The Mexican peso was heading toward a three-year high versus the dollar on Tuesday, and other Latin American currencies also rose as investors assessed weak U.S. economic data that could push the Federal Reserve to switch to smaller rate hikes.
The peso, among the top-performing EM currencies so far this year, rose 0.5% to 18.68 per dollar – its strongest level since February 2020. Bank of Mexico board member Jonathan Heath said he did not see any interest rate cuts happening in the next six months, in an interview with Bloomberg published Monday.
“Several metrics such as the real effective exchange rate are beginning to suggest that the Mexican peso is becoming relatively expensive,” said analysts at Scotiabank. “We believe that an exchange rate move could be the catalyst for a rebound in investment as global bargain hunters swoop in.”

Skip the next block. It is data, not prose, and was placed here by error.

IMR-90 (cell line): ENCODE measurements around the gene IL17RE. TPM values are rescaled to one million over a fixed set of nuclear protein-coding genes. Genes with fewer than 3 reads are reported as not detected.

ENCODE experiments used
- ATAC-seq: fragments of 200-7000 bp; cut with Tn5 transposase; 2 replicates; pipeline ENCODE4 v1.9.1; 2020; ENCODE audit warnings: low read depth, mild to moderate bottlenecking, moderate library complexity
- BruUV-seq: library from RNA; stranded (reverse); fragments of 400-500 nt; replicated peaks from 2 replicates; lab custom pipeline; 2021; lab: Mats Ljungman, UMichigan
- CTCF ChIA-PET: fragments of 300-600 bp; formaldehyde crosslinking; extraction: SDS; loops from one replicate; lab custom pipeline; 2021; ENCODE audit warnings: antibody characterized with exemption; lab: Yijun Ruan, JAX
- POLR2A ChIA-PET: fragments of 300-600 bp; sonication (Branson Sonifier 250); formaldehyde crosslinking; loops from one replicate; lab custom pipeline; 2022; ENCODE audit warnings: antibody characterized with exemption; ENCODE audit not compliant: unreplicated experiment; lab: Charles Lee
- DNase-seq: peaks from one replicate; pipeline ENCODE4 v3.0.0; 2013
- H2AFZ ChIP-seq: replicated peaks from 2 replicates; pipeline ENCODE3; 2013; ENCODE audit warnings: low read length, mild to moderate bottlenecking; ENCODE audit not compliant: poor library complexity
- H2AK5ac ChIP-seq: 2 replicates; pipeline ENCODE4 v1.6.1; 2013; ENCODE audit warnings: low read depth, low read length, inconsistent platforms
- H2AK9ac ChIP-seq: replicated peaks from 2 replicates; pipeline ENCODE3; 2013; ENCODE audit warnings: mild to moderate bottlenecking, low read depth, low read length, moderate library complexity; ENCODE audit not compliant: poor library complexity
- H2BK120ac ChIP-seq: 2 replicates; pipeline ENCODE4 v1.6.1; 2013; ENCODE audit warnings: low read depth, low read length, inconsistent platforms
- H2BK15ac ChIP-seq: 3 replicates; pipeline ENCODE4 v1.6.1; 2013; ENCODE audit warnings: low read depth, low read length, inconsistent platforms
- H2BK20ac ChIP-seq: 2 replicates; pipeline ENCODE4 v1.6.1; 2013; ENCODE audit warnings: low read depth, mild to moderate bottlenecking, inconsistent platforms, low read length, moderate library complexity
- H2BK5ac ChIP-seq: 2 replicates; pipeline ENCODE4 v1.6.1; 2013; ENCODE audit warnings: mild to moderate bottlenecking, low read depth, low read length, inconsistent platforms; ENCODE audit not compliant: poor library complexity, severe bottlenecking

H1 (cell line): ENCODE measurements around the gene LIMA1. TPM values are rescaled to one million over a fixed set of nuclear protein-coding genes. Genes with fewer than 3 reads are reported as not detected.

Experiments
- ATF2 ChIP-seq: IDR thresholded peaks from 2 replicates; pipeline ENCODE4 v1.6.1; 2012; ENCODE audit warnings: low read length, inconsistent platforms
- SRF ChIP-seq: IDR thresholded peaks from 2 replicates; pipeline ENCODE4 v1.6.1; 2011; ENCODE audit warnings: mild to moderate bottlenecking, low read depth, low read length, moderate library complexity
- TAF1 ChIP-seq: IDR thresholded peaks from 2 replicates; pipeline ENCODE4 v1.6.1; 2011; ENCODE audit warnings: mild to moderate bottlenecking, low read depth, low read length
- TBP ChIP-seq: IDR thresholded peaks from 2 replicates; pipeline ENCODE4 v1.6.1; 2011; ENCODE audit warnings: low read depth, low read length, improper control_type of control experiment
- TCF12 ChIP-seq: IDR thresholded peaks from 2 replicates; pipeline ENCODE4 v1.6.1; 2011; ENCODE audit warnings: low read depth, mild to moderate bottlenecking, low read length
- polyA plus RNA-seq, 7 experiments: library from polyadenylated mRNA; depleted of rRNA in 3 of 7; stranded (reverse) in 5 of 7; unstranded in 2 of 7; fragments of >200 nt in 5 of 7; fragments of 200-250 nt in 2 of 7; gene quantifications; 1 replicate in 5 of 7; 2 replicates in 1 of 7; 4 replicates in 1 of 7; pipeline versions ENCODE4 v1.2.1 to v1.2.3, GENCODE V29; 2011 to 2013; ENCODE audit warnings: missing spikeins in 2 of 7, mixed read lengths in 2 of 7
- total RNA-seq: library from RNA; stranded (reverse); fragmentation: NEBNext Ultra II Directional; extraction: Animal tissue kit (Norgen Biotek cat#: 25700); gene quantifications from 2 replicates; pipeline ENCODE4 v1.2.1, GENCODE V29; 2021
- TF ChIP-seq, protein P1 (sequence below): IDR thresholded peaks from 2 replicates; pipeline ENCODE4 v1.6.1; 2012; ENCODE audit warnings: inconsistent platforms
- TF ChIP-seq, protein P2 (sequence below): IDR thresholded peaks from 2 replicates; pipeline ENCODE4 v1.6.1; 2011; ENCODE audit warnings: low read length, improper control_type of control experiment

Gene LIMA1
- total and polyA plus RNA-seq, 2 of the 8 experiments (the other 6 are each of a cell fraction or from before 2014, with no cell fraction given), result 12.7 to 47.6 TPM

Broadly, stock markets and currencies in resource-rich Latin America rose as prices of commodities including oil and copper rallied on hopes that a shift in China’s COVID-19 policy will boost consumption.
Source: El Financiero
Mexico Daily Post